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Texas holds off South Dakota State, 79-73, to advance in the NIT

The Horns raced out to a 19-0 lead and finished the game on a 15-6 run behind 26 points from Dylan Osetkowski.

Texas basketball

AUSTIN, Texas — “All day long, I kept thinking, ‘I want the season to continue. I want to keep playing.’”

The Texas Longhorns clearly felt the same way as head coach Shaka Smart, as the Horns scored the first 19 points on Tuesday evening at the Erwin Center and then survived the onslaught by the South Dakota State Jackrabbits to pull out a 79-73 victory in the NIT.

If the biggest question facing the team was whether they would respond after missing the NCAA Tournament, it was answered quickly and emphatically by a team that started the game aggressively on offense and defense.

“They came out and Coach [Shaka] Smart had them really well prepared,” South Dakota State head coach TJ Otzelberger. “He had those guys ready to go and when they got the opportunities, they made the plays. The size and the length and the athleticism — we were probably analyzing and evaluating it a little more than just attacking and being aggressive.”

Based on scouting other games South Dakota State has played against bigger teams, Smart expected the Jackrabbits to help aggressively into the paint and force the Horns to hit from long range.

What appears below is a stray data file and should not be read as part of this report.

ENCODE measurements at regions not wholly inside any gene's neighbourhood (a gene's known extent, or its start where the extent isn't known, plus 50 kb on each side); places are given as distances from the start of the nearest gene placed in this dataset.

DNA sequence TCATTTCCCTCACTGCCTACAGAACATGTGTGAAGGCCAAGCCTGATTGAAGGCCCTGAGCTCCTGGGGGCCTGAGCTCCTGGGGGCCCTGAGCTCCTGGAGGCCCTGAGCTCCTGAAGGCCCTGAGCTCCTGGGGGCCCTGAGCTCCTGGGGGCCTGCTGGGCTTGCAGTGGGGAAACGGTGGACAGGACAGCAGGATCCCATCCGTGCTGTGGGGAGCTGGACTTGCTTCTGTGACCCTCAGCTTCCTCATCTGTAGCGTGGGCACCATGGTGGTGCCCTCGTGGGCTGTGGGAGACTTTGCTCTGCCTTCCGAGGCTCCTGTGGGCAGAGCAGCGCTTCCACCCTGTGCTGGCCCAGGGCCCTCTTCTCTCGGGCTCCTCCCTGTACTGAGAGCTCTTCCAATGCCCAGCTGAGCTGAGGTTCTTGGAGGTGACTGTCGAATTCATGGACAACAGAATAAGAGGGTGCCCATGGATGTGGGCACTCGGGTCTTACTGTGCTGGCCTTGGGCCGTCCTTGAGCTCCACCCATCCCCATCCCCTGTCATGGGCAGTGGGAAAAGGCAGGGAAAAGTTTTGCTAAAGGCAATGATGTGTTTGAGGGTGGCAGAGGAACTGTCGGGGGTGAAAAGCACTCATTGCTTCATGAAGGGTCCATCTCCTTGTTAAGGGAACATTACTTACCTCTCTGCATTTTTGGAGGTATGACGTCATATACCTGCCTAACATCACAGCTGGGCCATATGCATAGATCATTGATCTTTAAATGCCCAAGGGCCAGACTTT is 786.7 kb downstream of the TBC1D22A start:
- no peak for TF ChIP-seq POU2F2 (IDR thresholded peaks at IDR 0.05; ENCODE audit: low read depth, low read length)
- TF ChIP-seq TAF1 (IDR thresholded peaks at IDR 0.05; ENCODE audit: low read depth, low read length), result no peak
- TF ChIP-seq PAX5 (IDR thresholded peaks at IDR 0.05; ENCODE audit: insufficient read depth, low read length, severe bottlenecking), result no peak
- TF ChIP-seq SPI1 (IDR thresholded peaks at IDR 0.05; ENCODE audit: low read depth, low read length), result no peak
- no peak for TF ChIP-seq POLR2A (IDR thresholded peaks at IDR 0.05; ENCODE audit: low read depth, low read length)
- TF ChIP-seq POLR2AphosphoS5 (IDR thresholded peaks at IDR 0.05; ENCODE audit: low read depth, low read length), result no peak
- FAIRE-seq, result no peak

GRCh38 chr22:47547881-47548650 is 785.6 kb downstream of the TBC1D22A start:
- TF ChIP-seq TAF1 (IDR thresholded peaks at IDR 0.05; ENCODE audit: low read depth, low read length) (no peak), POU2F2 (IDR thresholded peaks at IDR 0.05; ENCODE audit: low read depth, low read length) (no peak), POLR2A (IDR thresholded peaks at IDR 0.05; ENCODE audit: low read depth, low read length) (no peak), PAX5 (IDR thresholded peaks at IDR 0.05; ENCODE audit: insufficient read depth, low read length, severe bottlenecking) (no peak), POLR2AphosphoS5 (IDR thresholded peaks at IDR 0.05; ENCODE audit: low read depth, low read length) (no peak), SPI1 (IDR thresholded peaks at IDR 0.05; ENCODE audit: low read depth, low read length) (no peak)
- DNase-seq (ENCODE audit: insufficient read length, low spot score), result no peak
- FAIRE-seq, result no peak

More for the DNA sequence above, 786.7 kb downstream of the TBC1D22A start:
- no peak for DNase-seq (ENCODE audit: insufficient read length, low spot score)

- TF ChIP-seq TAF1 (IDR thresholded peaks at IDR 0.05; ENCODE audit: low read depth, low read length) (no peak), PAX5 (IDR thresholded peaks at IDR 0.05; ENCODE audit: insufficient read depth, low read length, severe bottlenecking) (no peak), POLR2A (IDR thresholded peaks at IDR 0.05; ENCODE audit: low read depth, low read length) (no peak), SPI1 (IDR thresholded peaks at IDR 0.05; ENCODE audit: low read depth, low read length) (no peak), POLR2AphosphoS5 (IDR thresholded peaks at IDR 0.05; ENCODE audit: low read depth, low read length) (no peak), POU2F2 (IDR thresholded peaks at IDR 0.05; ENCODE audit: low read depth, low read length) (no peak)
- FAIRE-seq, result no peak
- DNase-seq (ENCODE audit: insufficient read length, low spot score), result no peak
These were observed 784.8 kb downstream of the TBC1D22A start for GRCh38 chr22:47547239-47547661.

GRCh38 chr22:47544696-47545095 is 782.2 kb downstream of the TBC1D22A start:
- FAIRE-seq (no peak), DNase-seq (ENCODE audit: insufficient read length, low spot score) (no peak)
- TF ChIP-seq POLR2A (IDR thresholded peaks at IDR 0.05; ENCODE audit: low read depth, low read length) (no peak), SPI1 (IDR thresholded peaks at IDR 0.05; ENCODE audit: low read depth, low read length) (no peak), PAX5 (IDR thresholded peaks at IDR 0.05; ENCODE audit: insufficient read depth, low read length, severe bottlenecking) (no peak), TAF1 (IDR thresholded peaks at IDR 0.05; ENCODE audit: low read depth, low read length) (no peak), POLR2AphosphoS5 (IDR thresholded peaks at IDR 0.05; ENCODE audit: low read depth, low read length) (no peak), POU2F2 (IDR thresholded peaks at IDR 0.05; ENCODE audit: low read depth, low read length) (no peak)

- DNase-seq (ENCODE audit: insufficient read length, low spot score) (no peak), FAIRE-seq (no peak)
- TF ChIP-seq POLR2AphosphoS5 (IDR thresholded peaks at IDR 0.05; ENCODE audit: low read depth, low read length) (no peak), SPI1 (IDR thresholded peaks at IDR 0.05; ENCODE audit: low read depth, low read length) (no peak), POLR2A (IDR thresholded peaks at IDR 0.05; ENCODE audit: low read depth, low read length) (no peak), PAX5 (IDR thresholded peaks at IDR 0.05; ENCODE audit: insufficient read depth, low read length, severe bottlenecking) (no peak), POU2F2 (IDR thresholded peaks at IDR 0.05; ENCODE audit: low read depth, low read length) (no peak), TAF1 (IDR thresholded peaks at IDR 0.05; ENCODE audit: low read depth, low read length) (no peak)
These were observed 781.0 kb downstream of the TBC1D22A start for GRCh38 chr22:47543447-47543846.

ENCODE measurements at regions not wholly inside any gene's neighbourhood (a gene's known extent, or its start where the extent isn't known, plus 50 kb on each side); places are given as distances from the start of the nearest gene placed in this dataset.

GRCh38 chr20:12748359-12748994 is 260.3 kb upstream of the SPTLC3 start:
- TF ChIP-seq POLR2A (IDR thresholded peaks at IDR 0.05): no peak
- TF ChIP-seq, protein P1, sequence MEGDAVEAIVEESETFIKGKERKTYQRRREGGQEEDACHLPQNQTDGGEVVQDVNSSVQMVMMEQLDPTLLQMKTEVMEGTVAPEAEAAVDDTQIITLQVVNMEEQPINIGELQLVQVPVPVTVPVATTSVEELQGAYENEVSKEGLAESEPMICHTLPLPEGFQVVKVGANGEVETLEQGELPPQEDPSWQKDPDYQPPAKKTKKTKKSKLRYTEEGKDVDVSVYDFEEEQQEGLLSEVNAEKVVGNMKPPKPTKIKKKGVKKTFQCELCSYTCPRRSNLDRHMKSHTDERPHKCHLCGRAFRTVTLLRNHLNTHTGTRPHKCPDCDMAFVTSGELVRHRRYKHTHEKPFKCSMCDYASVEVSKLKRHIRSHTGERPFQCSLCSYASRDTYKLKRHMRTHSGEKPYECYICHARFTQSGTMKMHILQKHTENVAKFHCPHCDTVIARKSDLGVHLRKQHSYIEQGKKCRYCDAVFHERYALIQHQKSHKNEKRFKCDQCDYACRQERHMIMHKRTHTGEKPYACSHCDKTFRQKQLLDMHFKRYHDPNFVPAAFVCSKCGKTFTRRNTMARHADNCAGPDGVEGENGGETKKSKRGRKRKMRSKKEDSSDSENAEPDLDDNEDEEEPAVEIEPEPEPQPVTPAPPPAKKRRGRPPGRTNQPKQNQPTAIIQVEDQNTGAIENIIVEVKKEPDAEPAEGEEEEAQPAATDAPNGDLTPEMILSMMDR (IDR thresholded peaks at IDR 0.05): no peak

“We knew they were going to make us shoot those in and our guys did a good job to start the game of being aggressive,” Smart said.

Texas finished the game hitting 15-of-28 shots from beyond the arc, compared to 9-of-26 shooting from distance for South Dakota State, a remarkable outcome considering that the Jackrabbits entered the game No. 2 nationally in three-point shooting at 41.5 percent.

Leading the way was senior forward Dylan Osetkowski, who scored a career-high 26 points, more than South Dakota State star Mike Daum. The three-time reigning Summit League Player of the Year needed eight more shots than Osetkowski to score one fewer point.

Freshman guard Courtney Ramey compared Osetkowski’s performance to Kevin Love.

“The biggest thing I saw from Dylan was what we call the ‘approach-goal mindset,’ which is going after something as opposed to playing not to make a mistake or to keep something bad from happening,” Smart said.

After the game, Osetkowski said that the game plan wasn’t centered on getting him the basketball, but he was focused on “letting it fly,” which allowed him to make 4-of-6 shots from beyond the extended FIBA-length three-point line. One early shot, Smart commented, was only in his hands for about half a second.

“I liked the way he was aggressive,” Smart said.

Substituting frequently and switching often on defense, Texas overwhelmed South Dakota State through the first several minutes. Jackrabbits star Mike Daum had a shot blocked, traveled, and turned the ball over on a Texas steal as the whole team struggled — the visiting team didn’t score until the 15:25 mark.

“They did a good job of keeping us off balance,” Otzelberger said. “Coach Smart is a phenomenal coach — they made great adjustments, they took our rhythm away early in the game, so it put us in a challenging spot.”